Carolina Panthers

Panthers offense analysis, depth chart: It’s time Carolina protects Cam Newton

Carolina Panthers quarterback Cam Newton, right, hugs wide receiver DJ Moore, left, prior to action against the New England Patriots at Gillette Stadium in Foxborough, Mass on Thursday, August 22, 2019. The Panthers lost to the Patriots 10-3.
Carolina Panthers quarterback Cam Newton, right, hugs wide receiver DJ Moore, left, prior to action against the New England Patriots at Gillette Stadium in Foxborough, Mass on Thursday, August 22, 2019. The Panthers lost to the Patriots 10-3.

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It’s unreasonable to assume Cam Newton will ever again be the quarterback he was in 2015. He doesn’t have to be.

Newton was NFL MVP that season. With a 3-to-1 ratio of touchdown passes to interceptions and 10 rushing touchdowns, he was at the height of his craft in leading the Carolina Panthers to Super Bowl 50.

Now, after two years of season-changing shoulder problems, Newton, 30, enters the 2019 season having to prove he still has an NFL arm that will hold up through 16 games.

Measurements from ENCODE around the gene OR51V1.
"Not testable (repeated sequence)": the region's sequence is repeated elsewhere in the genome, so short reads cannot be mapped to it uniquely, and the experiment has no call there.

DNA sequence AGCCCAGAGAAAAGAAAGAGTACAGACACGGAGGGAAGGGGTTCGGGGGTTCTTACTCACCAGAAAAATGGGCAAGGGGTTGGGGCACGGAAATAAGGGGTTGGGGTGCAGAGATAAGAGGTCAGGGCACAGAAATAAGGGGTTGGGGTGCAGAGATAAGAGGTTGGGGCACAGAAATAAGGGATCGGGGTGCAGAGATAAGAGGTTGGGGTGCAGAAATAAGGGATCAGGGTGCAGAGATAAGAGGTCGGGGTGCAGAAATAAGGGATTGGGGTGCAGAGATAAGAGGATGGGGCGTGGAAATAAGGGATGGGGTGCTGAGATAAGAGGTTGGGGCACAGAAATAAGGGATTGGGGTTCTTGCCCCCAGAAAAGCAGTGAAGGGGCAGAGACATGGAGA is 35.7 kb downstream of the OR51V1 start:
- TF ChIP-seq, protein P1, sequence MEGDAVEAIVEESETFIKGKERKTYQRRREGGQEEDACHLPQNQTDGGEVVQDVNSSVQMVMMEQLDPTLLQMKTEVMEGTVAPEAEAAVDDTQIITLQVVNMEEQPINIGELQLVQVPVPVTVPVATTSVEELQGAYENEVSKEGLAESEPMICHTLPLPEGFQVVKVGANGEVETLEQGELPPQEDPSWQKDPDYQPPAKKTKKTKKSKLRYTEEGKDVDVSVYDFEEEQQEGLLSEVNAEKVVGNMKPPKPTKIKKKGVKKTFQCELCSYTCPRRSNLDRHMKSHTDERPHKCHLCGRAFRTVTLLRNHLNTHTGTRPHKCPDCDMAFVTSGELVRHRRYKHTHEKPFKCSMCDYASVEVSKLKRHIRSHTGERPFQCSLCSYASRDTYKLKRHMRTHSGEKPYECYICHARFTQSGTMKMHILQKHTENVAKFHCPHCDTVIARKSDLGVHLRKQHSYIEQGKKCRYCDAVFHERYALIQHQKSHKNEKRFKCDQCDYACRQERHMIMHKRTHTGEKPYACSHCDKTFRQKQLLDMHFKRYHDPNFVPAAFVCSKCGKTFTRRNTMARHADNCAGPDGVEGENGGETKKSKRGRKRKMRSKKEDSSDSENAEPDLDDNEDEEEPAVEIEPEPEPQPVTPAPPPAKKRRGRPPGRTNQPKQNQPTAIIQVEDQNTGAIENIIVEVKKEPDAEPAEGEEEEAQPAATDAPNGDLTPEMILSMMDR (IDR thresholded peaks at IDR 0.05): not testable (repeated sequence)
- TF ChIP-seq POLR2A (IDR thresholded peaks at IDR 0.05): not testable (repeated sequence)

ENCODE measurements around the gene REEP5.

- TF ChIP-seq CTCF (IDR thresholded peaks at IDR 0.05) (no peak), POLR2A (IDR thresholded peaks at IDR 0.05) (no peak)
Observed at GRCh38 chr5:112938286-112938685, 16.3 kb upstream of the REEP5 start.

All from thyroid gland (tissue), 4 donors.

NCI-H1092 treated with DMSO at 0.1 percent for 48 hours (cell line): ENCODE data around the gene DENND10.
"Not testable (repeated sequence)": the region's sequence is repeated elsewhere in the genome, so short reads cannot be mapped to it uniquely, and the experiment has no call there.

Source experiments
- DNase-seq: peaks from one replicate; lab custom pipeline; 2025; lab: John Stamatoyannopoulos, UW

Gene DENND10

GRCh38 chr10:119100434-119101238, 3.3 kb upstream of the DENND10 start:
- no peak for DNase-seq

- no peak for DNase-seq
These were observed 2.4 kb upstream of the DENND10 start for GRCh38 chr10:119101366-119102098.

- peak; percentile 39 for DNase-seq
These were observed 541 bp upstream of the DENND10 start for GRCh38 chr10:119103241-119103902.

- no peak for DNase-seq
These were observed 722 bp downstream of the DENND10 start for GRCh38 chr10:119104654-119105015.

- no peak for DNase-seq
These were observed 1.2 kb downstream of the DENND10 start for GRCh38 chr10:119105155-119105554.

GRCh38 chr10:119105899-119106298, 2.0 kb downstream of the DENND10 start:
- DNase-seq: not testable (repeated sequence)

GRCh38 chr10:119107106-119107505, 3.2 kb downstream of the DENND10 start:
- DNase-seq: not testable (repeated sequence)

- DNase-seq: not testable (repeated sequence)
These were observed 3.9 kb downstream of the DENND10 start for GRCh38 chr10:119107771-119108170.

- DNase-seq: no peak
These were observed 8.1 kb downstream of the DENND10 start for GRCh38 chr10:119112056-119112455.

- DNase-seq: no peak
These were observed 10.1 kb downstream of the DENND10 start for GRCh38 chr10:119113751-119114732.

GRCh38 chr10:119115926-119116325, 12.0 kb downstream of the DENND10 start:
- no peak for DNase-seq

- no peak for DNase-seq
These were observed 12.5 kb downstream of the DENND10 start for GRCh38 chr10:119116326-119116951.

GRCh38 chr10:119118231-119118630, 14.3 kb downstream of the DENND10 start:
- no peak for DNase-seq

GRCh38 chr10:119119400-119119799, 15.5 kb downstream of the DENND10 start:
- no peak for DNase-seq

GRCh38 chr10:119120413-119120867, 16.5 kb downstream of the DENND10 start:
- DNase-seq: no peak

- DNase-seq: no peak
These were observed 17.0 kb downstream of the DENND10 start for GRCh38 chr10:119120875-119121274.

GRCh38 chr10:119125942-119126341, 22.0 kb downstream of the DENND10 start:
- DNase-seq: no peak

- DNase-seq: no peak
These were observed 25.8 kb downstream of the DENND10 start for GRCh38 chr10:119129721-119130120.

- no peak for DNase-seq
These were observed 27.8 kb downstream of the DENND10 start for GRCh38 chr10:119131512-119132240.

The former first overall pick finds himself surrounded by playmakers.There’s a running back in Christian McCaffrey, who could be an accomplished slot receiver, and a wide receiver in DJ Moore who runs with the ball like a tailback. Also, tight ends Greg Olsen and Ian Thomas offer the potential to combine for 10 touchdown catches.

And then there’s the rare combination of speed and quickness in wide receiver Curtis Samuel. Entering his third NFL season, Samuel’s football acumen appears to be catching up to his exceptional athleticism. Samuel wasn’t just the best player at Panthers training camp, he consumed the debate. If Samuel stays healthy — and that’s no given at 5-11 and 195 pounds — he presents a spectrum of possibilities for offensive coordinator Norv Turner.

Once a running back at Ohio State, Samuel should be a constant threat on reverses; he has averaged nearly 15 yards on 10 NFL rushing attempts. But it’s how he can stretch defenses downfield, opening gaps in coverage for teammates, that coach Ron Rivera mentioned multiple times this preseason.